New faces at BIHS: Summer medical resident Neil Jackson
During the summer, if you need to be seen at the Block Island Medical Center, you are very likely to meet a new attending resident. Each year at this time, BIHS brings in third- and fourth-year students on rotation from Brown University Medical School to assist staff at the island facility with the demands of a very busy season. At this time, there are three such residents — Neil Jackson, Chris Klaus and Jen Nickiel — here for a month. Recently, The Block Island Times stopped by to meet them and chat. The first of a series introduces Neil Jackson to the island community:
When he arrived for his month-long medical rotation at Block Island Health Services, fourth year Brown University medical student Neil Jackson brought with him his bonsai plants, which presently line the walk to the doctor’s house where he and two other Brown medical students share quarters.
Concurrent with his medical studies, growing and tending gardens is a large part of who Neil Jackson is, as is evident in his work for the past three years in the Brown Agriculture, Nutrition and Community Health program (BrANCH). Founded in 2010 by medical students who believe that the source of some of the most serious health issues within the United States derive from nutrition, BrANCH goes directly out into the Providence community, establishing gardens and teaching people about healthy food selections and cooking, as well as nutrition.
Jackson says that he and his group have received a $3,000 grant to put in a garden in front of Blackstone Academy, a charter school in Pawtucket, “with kids in the class helping in every step of the garden.”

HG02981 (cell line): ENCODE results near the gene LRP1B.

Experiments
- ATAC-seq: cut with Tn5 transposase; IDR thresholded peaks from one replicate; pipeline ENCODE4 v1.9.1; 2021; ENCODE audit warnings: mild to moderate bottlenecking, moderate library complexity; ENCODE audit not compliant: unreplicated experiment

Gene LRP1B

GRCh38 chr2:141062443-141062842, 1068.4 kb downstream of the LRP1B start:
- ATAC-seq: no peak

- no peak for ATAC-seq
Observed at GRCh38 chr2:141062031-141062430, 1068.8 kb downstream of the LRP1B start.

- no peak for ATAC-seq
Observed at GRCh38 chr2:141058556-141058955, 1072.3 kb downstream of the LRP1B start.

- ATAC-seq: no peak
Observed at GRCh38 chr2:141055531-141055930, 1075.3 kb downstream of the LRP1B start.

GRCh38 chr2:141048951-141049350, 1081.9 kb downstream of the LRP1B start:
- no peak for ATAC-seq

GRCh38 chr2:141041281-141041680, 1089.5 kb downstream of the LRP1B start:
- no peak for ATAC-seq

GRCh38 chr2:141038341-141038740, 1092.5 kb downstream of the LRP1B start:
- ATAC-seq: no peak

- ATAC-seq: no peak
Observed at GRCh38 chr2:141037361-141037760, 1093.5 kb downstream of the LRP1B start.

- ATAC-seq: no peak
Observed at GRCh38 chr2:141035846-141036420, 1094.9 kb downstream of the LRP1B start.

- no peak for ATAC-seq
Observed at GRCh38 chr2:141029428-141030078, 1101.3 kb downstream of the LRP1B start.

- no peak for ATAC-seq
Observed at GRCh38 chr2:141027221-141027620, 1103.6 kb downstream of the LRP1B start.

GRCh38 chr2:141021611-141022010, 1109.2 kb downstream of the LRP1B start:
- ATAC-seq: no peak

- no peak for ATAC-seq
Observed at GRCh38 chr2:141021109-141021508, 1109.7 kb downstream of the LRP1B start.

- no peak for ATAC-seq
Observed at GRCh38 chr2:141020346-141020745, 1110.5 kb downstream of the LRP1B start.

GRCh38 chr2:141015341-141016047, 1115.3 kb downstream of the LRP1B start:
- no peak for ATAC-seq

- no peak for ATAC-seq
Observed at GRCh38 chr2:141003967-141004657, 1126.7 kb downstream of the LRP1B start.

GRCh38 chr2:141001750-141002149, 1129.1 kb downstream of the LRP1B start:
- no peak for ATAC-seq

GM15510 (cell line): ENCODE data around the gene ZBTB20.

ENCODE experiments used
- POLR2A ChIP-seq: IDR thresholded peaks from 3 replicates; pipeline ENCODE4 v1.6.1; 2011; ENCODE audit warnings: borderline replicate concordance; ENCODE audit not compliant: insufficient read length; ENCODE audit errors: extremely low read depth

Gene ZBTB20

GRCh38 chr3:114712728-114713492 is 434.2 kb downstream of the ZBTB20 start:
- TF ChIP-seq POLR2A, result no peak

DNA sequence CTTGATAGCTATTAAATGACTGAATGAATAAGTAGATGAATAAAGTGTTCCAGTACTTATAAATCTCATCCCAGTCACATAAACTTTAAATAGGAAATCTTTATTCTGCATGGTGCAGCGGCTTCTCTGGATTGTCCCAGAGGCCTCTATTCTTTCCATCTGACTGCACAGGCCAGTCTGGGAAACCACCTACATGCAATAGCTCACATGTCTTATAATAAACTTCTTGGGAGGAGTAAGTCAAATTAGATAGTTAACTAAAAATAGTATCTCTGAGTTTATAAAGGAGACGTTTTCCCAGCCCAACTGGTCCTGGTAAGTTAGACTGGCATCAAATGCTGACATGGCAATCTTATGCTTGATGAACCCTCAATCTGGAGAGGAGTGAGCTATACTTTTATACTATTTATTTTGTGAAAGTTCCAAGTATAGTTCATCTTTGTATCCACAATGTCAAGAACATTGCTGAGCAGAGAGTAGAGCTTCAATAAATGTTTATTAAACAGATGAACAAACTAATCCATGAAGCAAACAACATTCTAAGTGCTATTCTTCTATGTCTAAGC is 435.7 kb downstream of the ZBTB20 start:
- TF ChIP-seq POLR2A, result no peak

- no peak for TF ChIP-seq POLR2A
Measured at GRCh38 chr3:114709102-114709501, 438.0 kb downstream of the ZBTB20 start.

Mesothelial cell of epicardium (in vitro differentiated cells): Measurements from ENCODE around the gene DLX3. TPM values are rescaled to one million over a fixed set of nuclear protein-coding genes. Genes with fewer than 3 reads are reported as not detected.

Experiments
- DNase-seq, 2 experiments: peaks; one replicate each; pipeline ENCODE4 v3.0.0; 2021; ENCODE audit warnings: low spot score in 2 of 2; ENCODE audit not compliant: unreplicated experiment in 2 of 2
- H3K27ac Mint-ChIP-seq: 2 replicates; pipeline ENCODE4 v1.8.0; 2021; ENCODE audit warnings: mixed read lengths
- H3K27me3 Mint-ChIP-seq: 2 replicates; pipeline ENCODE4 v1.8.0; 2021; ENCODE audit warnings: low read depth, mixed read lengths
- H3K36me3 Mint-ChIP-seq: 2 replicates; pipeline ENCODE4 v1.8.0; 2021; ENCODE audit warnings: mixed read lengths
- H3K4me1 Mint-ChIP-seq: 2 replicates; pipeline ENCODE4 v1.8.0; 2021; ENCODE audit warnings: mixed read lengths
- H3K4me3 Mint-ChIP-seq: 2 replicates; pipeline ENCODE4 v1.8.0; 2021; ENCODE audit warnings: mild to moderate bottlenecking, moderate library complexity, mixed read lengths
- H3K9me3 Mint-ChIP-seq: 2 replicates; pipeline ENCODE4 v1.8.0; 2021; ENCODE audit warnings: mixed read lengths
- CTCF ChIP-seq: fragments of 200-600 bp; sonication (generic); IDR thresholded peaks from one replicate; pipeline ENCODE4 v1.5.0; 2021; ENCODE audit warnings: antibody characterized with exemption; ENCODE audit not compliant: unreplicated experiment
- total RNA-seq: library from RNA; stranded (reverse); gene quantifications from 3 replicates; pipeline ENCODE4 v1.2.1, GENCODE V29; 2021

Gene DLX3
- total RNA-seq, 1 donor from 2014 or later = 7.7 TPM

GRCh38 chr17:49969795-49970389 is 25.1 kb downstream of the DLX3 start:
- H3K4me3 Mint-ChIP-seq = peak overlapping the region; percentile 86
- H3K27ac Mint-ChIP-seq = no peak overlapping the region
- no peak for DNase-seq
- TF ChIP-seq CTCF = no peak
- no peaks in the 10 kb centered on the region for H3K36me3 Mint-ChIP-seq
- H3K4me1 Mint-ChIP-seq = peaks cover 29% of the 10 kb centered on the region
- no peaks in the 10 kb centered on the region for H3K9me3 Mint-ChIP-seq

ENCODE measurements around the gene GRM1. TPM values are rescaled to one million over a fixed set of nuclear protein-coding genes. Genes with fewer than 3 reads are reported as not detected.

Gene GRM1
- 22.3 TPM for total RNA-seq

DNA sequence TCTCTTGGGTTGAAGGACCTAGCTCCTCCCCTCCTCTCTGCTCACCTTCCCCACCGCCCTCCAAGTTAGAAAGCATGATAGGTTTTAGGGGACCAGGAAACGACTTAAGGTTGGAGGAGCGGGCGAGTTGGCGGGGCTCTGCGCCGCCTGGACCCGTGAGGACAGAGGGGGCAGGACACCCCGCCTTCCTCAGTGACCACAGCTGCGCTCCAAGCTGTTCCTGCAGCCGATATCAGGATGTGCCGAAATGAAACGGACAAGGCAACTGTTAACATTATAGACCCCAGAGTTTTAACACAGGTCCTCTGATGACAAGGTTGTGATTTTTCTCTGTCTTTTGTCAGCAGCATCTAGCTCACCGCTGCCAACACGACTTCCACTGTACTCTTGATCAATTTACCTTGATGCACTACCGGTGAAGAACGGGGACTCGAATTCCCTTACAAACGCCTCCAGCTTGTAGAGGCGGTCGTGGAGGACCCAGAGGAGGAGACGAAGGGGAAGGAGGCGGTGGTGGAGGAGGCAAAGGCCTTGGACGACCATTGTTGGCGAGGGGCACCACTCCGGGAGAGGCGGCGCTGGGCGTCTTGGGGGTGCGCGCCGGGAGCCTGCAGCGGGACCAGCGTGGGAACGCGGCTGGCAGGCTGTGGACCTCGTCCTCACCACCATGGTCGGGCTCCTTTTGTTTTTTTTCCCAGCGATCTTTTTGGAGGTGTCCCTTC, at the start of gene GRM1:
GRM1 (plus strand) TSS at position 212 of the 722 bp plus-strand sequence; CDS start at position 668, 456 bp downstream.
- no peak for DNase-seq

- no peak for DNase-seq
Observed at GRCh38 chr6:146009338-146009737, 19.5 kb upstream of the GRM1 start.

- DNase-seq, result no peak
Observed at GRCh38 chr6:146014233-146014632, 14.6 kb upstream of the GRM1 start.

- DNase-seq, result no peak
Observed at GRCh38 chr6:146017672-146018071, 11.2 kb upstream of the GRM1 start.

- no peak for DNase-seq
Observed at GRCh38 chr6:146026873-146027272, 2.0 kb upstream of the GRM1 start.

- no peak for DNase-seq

The route to medicine for Jackson has been a circuitous one. Born and raised in Pittsburgh, Jackson attended Honors College at Pennsylvania State University where he studied and earned a bachelor’s degree in history and philosophy.
Immediately after graduation, he lived with his uncle in Colorado and worked in stonemasonry. Later, under a Fulbright Scholarship, Jackson spent nine months teaching English in a boarding school in Malaysia.
After that, his deep interest in growing things and the relationship of people to the land informed Jackson’s decision to move with six friends/colleagues to a dairy farm in Nicaragua. There they started a communal agro-ecology research center, teaching sustainable farming. Jackson says for six months they helped the locals make a transition from cattle-based agriculture to planting and harvesting agriculture, such as coffee and fruit trees.
Beginning on an “empty piece of land,” Jackson and his friends built the infrastructure, as well as planting vegetables and initiating reforestation. “We lived in the open air mostly and under a thatched roof. We learned Spanish; there was no electricity and we did manual labor all day, but it was the most beautiful place you can imagine,” he said. Jackson explains he received a deferred admission to the medical school at Brown during this time.
Concentration in global health
But once enrolled at Brown, Jackson’s experience in Nicaragua became a springboard to a concentration in global health, which he describes is like taking a minor while majoring in medicine. The Brown Global Health Initiative is a program that the university created as a way to expand the education of medical students about lesser developed countries with scarce resources and which are often medically underserved.